I have read so many books in the last month thanks to being terribly ill. I spent so much time in bed that I got lots of reading opportunities. Instead of doing separate entries for each book, I'm going to do a quick rundown.
Otherwise Normal People - It's about the world of competitive rose growers, and it's fascinating. It's sort of Like Susan Orleans' Orchid Thief, but without the crazy guy. My only complaint is that it didn't have pictures of the roses. I ended up going to the Jackson & Perkins website to look up some of the varieties.
Mutiny on the Bounty - I've always had a fascination for tales from the high seas. Perhaps it's because I grew up in a beach town and loved sailing. Or maybe I was a seafarer in a former life. This book is a fictionalized account of the very real mutiny on the Bounty, led by Fletcher Christian against Captain Blye. And while Blye comes across as the bad guy in the book, Christian is no peach either. He sets the captain and 17 crew men adrift in an open boat with barely any food or water in the middle of the South Pacific. Amazingly, Blye and company survive and make it back to England, where they report the mutiny and send the Royal Navy after the mutineers. The Navy never gets it's hands on the mutineers, but they do round up several members of the crew who were left on the Bounty with Christian, who then put them ashore on Tahiti. The story of those crew members' return to England is worth reading all by itself.
Pitcairn Island - This is the third of the Bounty trilogy. It's about what happened to the mutineers after they set Blye adrift and abandoned other crew members on Tahiti. Fletcher Christian and 8 English sailors basically kidnapped 6 Tahitian men and 12 Tahitian women and searched through the South Pacific for an island on which to settle. They eventually found Pitcairn, where they lived for 20 years without being discovered.
Unfortunately, their life was not idyllic. There was rape and murder and alcoholism. the Tahitian men, tired of being treated like slaves and tired of having their women stolen, plotted to kill all the English men. They managed to kill a few before the English figured out what was going on and returned the favor. By the time the bloodshed was over Fletcher Christian was dead, and only four English sailors were left alive, along with several of the women. The alcoholism among the remaining men got so bad that the women built their own encampment and lived there with all the children. By the time an American sailing ship landed at the island, 20 years later, only one man was left, acting as father to all of the children who had been born.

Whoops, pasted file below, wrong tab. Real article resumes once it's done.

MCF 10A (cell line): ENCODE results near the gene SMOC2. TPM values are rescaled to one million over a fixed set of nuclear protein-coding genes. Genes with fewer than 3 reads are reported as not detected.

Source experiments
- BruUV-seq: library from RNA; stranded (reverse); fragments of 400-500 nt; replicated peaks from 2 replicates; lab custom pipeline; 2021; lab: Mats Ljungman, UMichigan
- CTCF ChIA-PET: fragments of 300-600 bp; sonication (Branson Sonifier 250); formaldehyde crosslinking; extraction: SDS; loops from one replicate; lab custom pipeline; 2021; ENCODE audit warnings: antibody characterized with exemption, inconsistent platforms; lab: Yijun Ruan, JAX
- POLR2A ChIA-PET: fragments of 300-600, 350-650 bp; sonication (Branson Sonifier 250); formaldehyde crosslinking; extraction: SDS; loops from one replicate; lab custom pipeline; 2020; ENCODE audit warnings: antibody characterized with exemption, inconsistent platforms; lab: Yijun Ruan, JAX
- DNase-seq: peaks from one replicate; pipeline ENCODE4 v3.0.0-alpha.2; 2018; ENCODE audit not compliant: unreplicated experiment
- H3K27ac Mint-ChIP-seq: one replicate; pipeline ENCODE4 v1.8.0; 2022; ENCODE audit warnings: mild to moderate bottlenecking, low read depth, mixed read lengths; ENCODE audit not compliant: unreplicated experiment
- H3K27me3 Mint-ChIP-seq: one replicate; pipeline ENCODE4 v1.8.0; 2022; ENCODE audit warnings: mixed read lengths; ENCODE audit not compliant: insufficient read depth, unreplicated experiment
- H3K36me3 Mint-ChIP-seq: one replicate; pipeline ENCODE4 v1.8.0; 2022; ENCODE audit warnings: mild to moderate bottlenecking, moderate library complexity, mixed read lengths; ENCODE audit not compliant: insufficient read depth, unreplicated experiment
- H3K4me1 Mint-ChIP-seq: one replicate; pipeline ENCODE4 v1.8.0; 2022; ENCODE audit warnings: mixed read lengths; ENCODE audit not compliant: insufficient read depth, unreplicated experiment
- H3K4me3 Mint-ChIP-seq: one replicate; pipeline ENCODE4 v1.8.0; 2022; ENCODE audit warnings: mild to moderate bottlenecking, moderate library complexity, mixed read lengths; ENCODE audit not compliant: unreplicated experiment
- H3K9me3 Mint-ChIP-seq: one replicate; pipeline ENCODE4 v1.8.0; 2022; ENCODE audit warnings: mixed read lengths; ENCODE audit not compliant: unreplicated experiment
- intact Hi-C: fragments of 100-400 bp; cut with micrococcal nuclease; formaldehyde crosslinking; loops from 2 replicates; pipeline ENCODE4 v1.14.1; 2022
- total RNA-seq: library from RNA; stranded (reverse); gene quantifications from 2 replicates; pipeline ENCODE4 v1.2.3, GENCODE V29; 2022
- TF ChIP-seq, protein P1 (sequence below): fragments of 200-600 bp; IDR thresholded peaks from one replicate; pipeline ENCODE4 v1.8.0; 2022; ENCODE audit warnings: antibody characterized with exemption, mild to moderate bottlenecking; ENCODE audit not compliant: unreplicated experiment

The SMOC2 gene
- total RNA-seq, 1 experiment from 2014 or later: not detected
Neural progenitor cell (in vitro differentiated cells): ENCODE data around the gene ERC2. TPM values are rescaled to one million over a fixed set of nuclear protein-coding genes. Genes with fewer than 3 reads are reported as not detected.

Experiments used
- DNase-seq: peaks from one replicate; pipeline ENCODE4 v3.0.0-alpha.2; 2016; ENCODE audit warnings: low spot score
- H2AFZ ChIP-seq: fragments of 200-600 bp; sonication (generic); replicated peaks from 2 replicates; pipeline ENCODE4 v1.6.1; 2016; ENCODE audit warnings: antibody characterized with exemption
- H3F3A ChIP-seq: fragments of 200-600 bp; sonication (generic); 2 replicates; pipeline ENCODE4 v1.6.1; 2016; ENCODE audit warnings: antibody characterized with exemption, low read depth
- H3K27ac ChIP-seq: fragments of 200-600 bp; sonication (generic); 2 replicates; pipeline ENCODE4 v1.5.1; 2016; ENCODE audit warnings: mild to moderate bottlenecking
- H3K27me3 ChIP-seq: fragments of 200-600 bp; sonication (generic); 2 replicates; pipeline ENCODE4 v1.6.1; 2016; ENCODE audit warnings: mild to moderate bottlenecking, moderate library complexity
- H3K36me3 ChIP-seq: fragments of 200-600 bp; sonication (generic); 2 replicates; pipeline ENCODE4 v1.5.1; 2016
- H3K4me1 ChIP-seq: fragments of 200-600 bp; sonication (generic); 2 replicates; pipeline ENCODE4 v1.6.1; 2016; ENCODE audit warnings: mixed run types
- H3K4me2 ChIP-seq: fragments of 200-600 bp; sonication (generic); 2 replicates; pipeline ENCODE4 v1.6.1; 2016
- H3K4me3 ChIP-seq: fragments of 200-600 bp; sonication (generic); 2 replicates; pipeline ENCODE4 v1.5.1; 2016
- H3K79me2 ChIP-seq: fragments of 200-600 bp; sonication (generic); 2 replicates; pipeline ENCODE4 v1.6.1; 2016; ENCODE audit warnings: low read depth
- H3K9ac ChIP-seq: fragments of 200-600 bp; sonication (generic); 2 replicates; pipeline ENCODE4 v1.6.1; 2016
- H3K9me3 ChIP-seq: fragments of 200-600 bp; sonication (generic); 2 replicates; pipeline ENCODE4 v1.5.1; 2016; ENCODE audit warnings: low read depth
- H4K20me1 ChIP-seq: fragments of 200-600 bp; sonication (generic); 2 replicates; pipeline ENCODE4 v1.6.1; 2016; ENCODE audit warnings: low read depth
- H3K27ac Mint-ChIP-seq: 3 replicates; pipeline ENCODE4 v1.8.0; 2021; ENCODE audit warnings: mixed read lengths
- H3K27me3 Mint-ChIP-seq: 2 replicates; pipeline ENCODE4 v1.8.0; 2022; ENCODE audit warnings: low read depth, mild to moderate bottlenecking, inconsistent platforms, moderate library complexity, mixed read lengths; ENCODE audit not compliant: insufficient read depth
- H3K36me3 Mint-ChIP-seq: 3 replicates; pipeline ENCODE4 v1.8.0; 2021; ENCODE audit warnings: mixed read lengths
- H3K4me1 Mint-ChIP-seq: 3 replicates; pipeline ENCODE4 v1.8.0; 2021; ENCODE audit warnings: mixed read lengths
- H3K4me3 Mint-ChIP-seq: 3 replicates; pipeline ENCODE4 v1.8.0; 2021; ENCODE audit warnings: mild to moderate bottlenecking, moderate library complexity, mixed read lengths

The book fascinated me. As much as a recluse as I tend to be, I can't imagine settling on an island and then deliberately burning the only ship that could get them to the world beyond. But that's what they did, forcing themselves into complete isolation for decades.
Lost Paradise - This book pretty much ended any desire I had to visit Pitcairn Island. It's by a New Zealand journalist and chronicles the sex abuse trials on Pitcairn five years ago. It turns out that for generations, Pitcairn men had been raping girls as young as 9 and 10. Often, these girls were nieces or cousins on the men. There wasn't a family on the island that not involved in some way. The trials were a legal challenge - magistrates and attorneys had to be imported from England and New Zealand and housed on the island, among the accused and victims. Six reporters were allowed to attend, and they also had to live on the island amidst a very hostile population that was convinced the outside world was trying to paint them all in a bad light. Many of the girls and women who initially reported the rapes ended up not pressing charges or refusing to testify. The girls and women who did ended up isolated from their families and the island itself.
The book is a fascinating account about how a closed society can go so badly wrong. I'd love to get my hands on an account of the island's history during the 200 years between its discovery by the outside world and the trial. Even though I no longer have any desire to visit the island, it still fascinates me.